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Fishing, diving, and swimming with dolphins are popular activities in the Whakatane area. The water surrounding White Island has some renowned dive sites, with volcanic formations and abundant marine life.
Whales and Dolphin Watch. For closer aqueous encounters of the mammalian kind, Whales and Dolphin Watch, run by local boating/diving/fishing experts Diveworks, will take you on a four-hour cruise from Whakatane Wharf. Wet suits and snorkels for swimming with the dolphins and seals are provided, or you can just watch. From November though March, cruises leave daily at 8:30 am and 1 pm; other times of the year cruise times depend on weather and demand. Costs range from $130 (just to watch) to $160 (to swim). It's likely whales will cruise along as well. 96 The Strand, Whakatane, 3120. 0800/354–7737 or 07/308–2001. www.whalesanddolphinwatch.co.nz.
Dive White Island. White Island, 48 km off the shore of Whakatane, is one of New Zealand's most active volcanoes. The diving around this volcanic landform is regarded as outstanding, with unique volcanic features and a huge amount of marine life. Dive White Island offers guided day trips, with professional divers. It takes an hour to boat out to White Island, then you get time for two dives, lunch (included), and a close-up look at the island itself (from the boat only). Trips depart at 7:30 am and return at about 4 pm; the cost is NZ$395 (all dive gear included) or NZ$295 (bring your own gear). 186 The Strand, Whakatane, 3120. 07/307–0714. www.divewhite.co.nz.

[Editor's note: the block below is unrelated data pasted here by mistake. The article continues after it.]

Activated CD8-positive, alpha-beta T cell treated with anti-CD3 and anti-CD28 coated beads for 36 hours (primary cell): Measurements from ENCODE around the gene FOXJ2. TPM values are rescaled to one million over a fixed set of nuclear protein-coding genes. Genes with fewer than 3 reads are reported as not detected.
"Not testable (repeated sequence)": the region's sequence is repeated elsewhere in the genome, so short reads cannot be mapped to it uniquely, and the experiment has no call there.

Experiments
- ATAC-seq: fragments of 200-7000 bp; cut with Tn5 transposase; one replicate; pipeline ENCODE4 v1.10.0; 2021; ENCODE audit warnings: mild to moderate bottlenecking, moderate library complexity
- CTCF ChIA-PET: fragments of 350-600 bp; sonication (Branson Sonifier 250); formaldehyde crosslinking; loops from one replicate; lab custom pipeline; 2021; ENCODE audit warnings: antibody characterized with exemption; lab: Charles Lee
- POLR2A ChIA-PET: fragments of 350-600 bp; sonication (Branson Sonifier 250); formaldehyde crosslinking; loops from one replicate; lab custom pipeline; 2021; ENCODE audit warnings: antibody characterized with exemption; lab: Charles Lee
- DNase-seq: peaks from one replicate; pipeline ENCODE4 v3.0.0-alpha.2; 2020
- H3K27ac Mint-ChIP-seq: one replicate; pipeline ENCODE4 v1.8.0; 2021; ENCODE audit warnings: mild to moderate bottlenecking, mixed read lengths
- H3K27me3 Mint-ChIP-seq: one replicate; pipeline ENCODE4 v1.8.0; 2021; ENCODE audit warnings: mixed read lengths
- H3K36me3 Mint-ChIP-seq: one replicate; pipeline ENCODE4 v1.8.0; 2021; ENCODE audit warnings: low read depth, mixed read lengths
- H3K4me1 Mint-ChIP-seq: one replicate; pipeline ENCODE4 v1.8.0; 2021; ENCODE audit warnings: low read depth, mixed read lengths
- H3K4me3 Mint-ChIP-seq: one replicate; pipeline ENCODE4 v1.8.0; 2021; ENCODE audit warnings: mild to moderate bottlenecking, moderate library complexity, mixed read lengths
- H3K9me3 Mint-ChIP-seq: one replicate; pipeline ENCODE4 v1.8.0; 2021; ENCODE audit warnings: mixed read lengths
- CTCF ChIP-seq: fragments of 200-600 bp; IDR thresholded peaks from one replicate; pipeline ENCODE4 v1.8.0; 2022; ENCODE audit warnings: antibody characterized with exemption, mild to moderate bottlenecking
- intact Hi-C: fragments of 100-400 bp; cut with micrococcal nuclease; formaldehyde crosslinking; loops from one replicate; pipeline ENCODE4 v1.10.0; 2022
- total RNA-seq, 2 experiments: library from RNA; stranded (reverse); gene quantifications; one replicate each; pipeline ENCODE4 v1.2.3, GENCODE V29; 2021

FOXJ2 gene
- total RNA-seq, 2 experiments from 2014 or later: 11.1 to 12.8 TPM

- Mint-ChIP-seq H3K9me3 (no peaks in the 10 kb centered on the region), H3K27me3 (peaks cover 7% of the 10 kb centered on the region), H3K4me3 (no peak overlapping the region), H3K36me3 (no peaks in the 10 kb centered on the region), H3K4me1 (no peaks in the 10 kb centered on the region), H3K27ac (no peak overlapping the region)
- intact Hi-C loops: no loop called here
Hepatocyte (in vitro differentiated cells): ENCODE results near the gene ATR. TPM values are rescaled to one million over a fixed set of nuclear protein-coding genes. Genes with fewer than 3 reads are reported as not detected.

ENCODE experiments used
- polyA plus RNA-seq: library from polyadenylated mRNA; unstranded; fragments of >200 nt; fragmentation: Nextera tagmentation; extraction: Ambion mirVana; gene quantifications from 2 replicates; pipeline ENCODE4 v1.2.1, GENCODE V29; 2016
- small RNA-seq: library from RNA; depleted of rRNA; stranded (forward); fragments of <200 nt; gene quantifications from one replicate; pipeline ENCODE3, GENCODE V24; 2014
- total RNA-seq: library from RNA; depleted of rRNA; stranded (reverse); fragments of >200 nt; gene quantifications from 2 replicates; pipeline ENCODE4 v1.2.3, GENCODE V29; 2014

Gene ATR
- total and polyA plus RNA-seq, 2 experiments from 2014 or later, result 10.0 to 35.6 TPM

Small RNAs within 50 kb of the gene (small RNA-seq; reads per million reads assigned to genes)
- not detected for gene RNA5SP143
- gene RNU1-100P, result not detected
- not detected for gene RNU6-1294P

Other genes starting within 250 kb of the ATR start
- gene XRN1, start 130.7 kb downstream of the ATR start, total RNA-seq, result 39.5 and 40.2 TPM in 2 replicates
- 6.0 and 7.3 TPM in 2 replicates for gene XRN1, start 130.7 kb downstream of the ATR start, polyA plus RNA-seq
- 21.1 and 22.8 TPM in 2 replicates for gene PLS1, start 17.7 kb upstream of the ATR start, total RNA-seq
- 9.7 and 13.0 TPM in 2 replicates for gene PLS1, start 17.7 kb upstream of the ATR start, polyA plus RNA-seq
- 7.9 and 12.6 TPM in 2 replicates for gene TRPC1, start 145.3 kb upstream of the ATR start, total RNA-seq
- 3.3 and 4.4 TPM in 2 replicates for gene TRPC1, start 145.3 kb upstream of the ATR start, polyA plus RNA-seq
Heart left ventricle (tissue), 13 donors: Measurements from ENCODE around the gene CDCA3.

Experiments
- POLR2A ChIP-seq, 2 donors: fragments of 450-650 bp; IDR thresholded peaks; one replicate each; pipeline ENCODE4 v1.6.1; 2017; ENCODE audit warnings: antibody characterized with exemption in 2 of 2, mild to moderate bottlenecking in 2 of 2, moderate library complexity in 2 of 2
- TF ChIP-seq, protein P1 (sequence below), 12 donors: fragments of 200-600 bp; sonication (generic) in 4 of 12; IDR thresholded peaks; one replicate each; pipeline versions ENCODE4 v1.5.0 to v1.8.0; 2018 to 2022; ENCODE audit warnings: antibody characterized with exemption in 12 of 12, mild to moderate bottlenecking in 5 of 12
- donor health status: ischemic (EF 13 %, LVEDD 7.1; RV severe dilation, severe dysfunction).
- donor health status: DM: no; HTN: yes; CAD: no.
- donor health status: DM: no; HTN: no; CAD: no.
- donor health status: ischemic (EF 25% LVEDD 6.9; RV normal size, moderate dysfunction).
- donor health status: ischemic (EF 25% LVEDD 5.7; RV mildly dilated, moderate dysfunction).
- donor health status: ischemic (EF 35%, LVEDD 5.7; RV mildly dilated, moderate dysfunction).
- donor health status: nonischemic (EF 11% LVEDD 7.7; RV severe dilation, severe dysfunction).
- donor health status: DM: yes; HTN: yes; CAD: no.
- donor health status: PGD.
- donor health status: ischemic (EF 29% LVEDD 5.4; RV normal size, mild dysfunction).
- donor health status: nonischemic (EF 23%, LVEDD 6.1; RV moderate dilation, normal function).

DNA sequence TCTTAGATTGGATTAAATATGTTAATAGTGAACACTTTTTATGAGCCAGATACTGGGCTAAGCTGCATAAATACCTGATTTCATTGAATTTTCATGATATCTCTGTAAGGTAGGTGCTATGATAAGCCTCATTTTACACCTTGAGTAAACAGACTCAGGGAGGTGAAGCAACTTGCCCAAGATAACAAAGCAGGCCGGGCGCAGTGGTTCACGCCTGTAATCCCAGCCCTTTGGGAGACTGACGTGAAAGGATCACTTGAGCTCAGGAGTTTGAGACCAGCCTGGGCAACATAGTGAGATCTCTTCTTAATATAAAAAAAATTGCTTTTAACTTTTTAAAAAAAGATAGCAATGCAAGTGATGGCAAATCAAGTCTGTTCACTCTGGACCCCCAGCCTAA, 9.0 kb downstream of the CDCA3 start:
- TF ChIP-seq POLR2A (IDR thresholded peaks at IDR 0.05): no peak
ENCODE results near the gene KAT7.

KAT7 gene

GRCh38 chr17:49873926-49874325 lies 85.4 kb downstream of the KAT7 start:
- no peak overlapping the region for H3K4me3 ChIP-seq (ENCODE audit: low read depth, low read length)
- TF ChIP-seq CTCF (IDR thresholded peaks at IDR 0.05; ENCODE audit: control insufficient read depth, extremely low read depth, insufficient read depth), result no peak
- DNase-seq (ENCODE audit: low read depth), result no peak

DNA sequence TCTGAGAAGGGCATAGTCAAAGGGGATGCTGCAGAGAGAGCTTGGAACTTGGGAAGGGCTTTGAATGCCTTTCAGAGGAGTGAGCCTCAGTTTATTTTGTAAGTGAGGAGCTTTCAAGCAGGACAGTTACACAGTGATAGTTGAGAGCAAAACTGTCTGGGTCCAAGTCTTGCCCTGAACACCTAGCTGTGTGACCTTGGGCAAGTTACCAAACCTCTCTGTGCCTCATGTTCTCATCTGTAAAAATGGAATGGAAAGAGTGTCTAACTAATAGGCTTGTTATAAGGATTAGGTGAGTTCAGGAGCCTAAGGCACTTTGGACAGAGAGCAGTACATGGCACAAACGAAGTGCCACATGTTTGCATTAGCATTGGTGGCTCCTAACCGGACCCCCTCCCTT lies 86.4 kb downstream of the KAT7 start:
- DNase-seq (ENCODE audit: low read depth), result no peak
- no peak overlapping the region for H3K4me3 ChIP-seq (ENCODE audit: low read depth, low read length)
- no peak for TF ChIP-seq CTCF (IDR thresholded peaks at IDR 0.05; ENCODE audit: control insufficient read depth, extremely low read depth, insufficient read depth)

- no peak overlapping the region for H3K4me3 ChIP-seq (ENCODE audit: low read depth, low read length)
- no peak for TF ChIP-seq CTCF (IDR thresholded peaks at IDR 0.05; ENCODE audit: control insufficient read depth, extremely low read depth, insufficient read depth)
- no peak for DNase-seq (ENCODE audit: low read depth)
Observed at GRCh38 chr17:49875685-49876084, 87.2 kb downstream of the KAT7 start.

Diveworks. Diveworks provide diving and fishing trips on their 33-foot Sportfisher speedboat. You can fish 'in-shore' for species like snapper and gurnard, further out for bluenose, hapuka and kingfish or into the big deep blue for pelagics such as marlin. Prices vary, depending on the length of the expedition and how far out you go. Email or call for details. The Strand, Whakatane, Whakatane, 3120. 07/308 2001 or 0800/354-7737. firstname.lastname@example.org. www.diveworks-charters.com.
Hiking trails. The native forest reserves around Whakatane provide a range of bushwalks and hiking trails. The 6-km (4-mi) walkway called Nga Tapuwae o Toi ("the footprints of Toi") is named for a descendant of Tiwakawaka, one of the first Māori to settle in New Zealand. In total it takes about four hours, it's also divided into eight shorter walks that take you past historic pā sites, along the coastline and the Whakatane River, around Kohi Point (which separates Whakatane from Ohope), and through the Ohope and Makaroa Bush Scenic Reserves. These shorter sections range from one to three hours. No guide is necessary, and most tourist operators and the information center in Whakatane stocks free trail maps. The trailhead is on Canning Place, behind the Whakatane Hotel on the corner of George Street and the Strand. Follow the steps up the cliff and you'll be at the beginning of the trail. For an easier wander (30 minutes round-trip), start at the west end of Ohope Beach and head over to Otarawairere, a delightful secluded cove. Some trail crossings depend on the tidal schedule, so be sure to check low-tide times or you might end up swimming across! Canning Place, Whakatane.